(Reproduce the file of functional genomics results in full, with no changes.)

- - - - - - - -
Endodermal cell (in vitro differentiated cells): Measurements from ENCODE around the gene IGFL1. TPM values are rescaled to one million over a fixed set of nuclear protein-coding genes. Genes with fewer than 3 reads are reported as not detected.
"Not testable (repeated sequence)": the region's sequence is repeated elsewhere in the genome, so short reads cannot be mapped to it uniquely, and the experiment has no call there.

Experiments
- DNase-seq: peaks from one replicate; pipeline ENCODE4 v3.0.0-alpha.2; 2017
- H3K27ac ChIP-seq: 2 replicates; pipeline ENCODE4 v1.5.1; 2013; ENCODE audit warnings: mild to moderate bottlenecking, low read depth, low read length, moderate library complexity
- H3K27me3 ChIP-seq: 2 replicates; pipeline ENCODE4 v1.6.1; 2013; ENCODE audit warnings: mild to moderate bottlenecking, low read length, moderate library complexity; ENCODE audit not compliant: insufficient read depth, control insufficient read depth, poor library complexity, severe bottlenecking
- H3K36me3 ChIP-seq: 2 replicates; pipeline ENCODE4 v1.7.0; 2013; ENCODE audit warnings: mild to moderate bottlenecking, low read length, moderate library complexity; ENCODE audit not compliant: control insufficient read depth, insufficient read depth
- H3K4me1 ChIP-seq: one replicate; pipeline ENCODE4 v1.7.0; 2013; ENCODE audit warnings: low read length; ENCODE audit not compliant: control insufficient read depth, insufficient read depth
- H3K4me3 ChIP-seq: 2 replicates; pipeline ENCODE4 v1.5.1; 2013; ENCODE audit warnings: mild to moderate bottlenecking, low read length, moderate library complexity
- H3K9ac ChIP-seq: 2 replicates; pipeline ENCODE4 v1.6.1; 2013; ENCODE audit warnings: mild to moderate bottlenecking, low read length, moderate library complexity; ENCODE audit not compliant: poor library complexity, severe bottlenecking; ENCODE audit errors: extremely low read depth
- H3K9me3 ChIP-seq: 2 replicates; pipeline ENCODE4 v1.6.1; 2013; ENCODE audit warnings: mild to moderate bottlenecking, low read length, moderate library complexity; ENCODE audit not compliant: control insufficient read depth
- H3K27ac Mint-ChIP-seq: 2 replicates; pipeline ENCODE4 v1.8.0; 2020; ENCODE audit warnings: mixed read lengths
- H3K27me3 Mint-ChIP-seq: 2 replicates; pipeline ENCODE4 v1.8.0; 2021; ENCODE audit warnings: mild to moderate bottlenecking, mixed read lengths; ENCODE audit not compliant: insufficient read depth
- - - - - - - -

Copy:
Endodermal cell (in vitro differentiated cells): Measurements from ENCODE around the gene IGFL1. TPM values are rescaled to one million over a fixed set of nuclear protein-coding genes. Genes with fewer than 3 reads are reported as not detected.
"Not testable (repeated sequence)": the region's sequence is repeated elsewhere in the genome, so short reads cannot be mapped to it uniquely, and the experiment has no call there.

Experiments
- DNase-seq: peaks from one replicate; pipeline ENCODE4 v3.0.0-alpha.2; 2017
- H3K27ac ChIP-seq: 2 replicates; pipeline ENCODE4 v1.5.1; 2013; ENCODE audit warnings: mild to moderate bottlenecking, low read depth, low read length, moderate library complexity
- H3K27me3 ChIP-seq: 2 replicates; pipeline ENCODE4 v1.6.1; 2013; ENCODE audit warnings: mild to moderate bottlenecking, low read length, moderate library complexity; ENCODE audit not compliant: insufficient read depth, control insufficient read depth, poor library complexity, severe bottlenecking
- H3K36me3 ChIP-seq: 2 replicates; pipeline ENCODE4 v1.7.0; 2013; ENCODE audit warnings: mild to moderate bottlenecking, low read length, moderate library complexity; ENCODE audit not compliant: control insufficient read depth, insufficient read depth
- H3K4me1 ChIP-seq: one replicate; pipeline ENCODE4 v1.7.0; 2013; ENCODE audit warnings: low read length; ENCODE audit not compliant: control insufficient read depth, insufficient read depth
- H3K4me3 ChIP-seq: 2 replicates; pipeline ENCODE4 v1.5.1; 2013; ENCODE audit warnings: mild to moderate bottlenecking, low read length, moderate library complexity
- H3K9ac ChIP-seq: 2 replicates; pipeline ENCODE4 v1.6.1; 2013; ENCODE audit warnings: mild to moderate bottlenecking, low read length, moderate library complexity; ENCODE audit not compliant: poor library complexity, severe bottlenecking; ENCODE audit errors: extremely low read depth
- H3K9me3 ChIP-seq: 2 replicates; pipeline ENCODE4 v1.6.1; 2013; ENCODE audit warnings: mild to moderate bottlenecking, low read length, moderate library complexity; ENCODE audit not compliant: control insufficient read depth
- H3K27ac Mint-ChIP-seq: 2 replicates; pipeline ENCODE4 v1.8.0; 2020; ENCODE audit warnings: mixed read lengths
- H3K27me3 Mint-ChIP-seq: 2 replicates; pipeline ENCODE4 v1.8.0; 2021; ENCODE audit warnings: mild to moderate bottlenecking, mixed read lengths; ENCODE audit not compliant: insufficient read depth